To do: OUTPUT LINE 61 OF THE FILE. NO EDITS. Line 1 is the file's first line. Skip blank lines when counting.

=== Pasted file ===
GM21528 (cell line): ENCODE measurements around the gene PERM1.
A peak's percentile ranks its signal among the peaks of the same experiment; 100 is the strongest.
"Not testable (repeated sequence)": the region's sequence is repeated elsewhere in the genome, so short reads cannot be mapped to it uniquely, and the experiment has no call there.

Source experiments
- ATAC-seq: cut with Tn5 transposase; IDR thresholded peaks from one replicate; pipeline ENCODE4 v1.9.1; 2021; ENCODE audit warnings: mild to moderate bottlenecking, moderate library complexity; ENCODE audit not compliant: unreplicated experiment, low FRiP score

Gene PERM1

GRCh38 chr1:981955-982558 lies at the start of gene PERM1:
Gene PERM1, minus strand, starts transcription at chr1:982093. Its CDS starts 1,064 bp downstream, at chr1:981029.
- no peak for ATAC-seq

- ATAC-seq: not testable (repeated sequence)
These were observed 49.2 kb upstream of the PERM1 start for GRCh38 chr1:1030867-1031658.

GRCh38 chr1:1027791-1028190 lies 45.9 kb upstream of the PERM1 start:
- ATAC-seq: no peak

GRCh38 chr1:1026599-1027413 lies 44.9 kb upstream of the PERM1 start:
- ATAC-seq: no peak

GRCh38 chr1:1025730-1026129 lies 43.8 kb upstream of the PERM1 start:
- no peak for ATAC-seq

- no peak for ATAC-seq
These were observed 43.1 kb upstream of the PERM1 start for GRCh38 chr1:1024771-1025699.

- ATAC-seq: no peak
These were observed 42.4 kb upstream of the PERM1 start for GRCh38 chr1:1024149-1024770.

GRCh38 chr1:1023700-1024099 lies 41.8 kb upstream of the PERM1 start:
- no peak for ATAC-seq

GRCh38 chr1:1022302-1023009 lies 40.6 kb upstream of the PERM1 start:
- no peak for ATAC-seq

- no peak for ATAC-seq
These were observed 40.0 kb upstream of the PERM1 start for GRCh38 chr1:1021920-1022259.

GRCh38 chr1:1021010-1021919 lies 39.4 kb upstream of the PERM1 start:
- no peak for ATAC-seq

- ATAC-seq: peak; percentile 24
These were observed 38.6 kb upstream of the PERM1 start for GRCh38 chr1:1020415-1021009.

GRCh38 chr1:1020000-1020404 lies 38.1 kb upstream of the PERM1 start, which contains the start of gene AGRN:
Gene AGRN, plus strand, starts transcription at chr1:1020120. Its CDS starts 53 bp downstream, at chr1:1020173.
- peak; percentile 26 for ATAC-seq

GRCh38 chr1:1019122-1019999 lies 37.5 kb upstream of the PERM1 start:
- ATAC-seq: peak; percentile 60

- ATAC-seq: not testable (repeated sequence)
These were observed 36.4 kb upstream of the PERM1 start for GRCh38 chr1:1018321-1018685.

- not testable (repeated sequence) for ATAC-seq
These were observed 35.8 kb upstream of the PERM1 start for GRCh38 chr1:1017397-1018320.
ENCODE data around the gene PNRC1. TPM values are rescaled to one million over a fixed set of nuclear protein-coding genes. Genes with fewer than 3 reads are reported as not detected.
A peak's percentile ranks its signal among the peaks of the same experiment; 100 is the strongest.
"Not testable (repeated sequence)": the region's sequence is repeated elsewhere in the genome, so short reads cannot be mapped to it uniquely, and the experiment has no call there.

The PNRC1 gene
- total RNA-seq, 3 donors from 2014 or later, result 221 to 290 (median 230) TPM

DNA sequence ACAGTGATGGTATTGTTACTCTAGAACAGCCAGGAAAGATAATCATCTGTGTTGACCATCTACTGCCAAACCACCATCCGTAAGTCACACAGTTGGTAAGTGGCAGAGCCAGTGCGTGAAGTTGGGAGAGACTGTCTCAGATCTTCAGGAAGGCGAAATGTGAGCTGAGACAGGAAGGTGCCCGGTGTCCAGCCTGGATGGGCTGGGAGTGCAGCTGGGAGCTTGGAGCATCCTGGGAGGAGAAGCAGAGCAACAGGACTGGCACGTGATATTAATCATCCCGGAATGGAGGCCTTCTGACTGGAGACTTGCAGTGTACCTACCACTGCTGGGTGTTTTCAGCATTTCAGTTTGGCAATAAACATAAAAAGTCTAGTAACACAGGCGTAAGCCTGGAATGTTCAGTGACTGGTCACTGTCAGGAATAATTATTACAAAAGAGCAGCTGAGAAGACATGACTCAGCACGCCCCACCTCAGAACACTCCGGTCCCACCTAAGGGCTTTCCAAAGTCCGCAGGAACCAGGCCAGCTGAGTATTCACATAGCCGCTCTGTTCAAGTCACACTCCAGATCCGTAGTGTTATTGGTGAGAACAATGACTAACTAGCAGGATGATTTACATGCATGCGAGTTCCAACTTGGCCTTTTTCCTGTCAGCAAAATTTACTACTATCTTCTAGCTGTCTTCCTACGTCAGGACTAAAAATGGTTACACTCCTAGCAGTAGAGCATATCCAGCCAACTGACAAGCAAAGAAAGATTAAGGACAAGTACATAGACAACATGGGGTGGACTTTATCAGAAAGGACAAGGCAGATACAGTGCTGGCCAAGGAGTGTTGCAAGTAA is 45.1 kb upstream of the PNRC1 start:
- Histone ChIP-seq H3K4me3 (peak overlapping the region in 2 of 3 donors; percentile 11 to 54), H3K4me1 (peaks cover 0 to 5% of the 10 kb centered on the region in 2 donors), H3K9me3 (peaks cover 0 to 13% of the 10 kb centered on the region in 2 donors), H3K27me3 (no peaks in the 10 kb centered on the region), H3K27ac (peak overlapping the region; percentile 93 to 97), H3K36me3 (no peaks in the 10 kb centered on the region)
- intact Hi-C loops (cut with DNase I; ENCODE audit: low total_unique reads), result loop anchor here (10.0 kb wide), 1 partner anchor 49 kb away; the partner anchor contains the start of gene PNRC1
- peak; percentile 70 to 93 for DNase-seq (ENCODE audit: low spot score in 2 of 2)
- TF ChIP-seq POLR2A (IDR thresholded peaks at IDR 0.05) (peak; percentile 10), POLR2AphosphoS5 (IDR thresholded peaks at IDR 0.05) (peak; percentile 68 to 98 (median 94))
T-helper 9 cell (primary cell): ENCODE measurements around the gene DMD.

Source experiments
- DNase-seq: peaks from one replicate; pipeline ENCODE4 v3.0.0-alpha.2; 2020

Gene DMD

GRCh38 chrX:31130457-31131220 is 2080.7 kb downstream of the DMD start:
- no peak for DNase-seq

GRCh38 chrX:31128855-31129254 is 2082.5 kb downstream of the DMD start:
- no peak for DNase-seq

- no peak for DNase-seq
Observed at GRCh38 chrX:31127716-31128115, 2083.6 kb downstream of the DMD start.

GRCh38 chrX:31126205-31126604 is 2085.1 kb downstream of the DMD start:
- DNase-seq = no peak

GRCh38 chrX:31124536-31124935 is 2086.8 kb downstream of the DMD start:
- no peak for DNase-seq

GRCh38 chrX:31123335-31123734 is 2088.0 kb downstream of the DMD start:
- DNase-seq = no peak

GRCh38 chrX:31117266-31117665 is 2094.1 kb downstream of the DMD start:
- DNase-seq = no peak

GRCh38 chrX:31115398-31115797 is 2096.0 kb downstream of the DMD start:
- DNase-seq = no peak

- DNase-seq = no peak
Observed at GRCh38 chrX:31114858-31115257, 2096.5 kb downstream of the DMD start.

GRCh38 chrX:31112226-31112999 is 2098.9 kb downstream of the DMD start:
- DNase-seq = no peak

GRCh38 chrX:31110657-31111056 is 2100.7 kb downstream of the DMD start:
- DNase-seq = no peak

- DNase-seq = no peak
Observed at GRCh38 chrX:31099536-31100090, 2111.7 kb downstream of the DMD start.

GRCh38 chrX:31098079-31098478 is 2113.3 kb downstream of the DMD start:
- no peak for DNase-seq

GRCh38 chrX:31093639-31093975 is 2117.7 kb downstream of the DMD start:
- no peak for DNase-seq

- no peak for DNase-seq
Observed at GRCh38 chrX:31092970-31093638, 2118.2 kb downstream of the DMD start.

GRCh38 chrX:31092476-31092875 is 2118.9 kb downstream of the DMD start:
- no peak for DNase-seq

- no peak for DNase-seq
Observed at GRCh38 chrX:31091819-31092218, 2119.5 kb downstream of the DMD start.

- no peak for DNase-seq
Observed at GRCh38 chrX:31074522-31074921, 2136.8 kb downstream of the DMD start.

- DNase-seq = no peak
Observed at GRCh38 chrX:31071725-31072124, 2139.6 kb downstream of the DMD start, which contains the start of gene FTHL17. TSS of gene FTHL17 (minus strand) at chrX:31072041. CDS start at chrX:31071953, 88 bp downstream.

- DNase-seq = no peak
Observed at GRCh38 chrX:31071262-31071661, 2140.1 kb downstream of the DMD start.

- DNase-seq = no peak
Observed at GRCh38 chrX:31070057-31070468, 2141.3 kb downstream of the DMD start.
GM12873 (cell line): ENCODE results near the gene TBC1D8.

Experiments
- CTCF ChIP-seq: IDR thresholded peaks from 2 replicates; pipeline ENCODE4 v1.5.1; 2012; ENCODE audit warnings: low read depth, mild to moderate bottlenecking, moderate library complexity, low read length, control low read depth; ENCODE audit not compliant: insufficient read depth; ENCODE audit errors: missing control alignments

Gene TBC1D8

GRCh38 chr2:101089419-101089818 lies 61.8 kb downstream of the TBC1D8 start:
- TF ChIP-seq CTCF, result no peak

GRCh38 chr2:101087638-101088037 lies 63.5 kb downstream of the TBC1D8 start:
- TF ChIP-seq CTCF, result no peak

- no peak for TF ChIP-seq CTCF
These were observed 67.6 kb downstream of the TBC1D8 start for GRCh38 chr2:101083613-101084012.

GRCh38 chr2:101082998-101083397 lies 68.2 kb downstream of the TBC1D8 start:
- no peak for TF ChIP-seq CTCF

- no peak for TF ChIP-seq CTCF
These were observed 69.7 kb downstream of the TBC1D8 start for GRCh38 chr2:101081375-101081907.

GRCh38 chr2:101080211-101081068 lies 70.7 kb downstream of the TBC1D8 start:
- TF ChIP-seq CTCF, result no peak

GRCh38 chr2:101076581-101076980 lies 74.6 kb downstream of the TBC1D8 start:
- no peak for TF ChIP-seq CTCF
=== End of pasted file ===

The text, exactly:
GRCh38 chrX:31126205-31126604 is 2085.1 kb downstream of the DMD start: